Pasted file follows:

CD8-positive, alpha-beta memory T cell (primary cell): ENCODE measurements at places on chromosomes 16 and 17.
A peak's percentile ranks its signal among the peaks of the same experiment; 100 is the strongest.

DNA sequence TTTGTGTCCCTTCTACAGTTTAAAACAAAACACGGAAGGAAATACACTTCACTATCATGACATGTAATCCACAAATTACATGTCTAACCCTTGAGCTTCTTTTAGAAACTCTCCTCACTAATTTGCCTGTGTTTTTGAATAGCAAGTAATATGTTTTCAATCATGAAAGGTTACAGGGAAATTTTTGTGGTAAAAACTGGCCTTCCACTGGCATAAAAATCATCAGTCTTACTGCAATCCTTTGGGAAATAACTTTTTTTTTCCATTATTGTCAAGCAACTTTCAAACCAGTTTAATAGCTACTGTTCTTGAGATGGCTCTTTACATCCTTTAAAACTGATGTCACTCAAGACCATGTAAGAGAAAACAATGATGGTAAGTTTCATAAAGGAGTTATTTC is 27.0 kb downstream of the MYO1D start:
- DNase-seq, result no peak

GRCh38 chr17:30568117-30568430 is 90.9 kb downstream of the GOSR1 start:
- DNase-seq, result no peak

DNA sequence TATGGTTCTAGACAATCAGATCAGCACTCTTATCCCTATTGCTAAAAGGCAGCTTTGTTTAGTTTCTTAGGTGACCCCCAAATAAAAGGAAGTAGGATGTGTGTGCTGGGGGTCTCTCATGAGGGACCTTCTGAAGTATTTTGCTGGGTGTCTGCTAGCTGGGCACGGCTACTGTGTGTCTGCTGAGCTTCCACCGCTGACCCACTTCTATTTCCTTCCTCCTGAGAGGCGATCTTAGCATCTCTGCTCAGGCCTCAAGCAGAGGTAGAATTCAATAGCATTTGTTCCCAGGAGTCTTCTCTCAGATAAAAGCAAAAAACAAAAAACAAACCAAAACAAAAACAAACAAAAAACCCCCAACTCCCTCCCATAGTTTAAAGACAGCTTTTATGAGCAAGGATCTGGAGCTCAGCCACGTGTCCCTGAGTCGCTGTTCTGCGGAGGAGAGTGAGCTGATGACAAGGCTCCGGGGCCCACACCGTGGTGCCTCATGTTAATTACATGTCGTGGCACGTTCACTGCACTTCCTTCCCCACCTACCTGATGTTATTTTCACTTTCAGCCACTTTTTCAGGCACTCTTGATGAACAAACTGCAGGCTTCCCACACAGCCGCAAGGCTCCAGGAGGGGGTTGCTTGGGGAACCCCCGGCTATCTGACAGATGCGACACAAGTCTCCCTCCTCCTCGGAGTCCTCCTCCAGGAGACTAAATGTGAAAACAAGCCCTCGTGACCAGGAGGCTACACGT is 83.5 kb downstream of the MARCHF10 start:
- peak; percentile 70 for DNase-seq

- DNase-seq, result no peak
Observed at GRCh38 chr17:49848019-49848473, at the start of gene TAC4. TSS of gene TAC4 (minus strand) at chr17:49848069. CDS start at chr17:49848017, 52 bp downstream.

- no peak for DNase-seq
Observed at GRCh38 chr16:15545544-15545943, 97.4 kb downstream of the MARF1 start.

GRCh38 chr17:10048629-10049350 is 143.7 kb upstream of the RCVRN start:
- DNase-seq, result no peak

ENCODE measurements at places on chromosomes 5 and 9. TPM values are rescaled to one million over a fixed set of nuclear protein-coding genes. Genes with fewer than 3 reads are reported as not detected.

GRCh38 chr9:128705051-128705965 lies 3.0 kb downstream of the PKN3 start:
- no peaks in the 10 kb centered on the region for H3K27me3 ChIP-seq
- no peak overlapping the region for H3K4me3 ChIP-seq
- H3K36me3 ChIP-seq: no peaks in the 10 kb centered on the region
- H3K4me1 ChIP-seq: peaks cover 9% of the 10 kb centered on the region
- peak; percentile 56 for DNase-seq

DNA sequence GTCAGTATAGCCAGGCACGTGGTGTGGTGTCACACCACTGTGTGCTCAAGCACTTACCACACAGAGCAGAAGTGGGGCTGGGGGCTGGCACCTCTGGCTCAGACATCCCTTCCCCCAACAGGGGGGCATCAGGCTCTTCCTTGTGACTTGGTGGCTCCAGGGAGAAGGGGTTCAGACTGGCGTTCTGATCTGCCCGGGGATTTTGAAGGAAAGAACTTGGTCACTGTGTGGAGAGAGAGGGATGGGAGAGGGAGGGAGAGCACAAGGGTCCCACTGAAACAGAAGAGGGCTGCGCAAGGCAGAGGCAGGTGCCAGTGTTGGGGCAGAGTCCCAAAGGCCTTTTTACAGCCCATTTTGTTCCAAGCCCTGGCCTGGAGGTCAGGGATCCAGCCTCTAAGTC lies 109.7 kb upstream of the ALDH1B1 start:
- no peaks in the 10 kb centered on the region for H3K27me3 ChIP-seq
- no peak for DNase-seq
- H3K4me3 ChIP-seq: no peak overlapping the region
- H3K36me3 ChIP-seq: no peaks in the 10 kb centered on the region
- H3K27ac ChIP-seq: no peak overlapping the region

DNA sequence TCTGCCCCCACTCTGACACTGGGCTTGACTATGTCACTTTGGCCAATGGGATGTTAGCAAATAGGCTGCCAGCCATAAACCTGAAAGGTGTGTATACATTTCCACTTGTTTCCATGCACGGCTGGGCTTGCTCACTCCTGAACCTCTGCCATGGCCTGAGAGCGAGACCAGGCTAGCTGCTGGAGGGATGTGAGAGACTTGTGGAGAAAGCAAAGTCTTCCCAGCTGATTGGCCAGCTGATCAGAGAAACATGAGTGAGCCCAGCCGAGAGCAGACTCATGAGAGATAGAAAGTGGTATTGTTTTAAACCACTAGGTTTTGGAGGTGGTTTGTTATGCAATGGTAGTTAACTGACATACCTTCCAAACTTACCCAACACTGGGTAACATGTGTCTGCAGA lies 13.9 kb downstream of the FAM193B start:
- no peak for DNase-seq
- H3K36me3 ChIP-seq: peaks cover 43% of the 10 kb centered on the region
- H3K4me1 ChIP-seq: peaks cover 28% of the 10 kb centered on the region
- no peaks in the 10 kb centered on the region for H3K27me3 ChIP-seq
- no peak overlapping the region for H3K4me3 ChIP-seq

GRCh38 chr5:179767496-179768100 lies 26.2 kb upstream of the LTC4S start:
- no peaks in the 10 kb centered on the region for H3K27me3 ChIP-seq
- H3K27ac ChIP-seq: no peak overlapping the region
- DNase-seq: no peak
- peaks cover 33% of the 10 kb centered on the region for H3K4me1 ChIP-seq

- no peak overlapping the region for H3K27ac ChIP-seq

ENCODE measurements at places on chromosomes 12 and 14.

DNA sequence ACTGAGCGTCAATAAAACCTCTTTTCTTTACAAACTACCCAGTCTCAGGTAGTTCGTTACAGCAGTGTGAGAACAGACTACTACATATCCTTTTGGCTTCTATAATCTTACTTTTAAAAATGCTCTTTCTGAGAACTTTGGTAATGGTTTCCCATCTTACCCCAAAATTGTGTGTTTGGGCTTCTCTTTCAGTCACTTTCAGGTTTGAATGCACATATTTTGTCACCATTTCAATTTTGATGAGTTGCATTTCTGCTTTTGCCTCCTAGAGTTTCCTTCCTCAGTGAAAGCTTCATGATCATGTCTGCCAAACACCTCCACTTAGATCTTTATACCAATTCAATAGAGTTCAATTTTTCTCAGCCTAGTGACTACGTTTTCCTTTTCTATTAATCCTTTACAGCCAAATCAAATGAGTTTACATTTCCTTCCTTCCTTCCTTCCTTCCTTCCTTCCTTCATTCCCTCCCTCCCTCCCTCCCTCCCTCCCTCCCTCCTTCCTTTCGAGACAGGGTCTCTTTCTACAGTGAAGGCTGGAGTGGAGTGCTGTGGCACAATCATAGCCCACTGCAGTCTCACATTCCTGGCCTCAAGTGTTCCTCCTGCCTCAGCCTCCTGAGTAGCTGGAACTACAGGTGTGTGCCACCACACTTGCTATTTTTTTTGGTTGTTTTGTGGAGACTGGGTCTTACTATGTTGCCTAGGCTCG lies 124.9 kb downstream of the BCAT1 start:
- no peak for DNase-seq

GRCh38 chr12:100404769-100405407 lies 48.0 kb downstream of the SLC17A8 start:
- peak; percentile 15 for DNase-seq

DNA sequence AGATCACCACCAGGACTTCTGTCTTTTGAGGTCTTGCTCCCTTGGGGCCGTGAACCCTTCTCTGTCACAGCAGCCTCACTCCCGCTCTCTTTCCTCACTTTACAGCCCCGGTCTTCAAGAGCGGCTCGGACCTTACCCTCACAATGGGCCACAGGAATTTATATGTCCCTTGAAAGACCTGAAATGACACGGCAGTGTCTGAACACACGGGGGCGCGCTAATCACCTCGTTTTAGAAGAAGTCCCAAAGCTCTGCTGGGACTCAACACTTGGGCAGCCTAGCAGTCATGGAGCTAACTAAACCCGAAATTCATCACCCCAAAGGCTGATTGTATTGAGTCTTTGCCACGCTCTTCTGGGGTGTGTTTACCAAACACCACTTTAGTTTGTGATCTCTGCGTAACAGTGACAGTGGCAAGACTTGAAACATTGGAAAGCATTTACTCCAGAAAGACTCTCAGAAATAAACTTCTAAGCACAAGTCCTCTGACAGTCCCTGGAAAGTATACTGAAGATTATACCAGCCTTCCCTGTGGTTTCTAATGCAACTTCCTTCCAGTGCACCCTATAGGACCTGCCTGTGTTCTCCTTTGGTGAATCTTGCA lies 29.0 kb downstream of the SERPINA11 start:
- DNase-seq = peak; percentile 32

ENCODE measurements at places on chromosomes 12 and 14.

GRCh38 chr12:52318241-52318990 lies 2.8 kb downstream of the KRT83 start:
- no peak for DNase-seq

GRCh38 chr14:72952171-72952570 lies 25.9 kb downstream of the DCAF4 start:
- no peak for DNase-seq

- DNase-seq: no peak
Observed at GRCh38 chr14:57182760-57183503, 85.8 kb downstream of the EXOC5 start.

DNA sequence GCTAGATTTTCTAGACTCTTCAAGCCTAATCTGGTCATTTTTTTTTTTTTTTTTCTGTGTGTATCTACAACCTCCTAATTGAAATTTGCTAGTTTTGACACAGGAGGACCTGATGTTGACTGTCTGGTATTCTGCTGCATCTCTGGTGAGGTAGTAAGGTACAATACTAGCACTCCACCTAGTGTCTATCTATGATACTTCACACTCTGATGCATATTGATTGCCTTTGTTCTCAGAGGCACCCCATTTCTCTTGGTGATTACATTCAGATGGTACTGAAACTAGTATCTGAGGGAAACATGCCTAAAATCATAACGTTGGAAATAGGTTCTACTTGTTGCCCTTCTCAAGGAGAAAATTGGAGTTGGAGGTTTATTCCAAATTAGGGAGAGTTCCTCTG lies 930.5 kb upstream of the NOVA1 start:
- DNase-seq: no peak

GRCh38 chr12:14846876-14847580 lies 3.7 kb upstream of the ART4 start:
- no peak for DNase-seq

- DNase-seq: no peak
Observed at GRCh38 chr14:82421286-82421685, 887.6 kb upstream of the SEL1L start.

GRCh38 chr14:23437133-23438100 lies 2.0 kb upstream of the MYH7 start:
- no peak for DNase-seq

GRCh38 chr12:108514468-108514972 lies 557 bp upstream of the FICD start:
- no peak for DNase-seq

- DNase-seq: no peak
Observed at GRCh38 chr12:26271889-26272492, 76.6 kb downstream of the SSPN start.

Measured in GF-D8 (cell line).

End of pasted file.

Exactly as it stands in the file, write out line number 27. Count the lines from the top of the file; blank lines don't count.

- H3K27ac ChIP-seq: no peak overlapping the region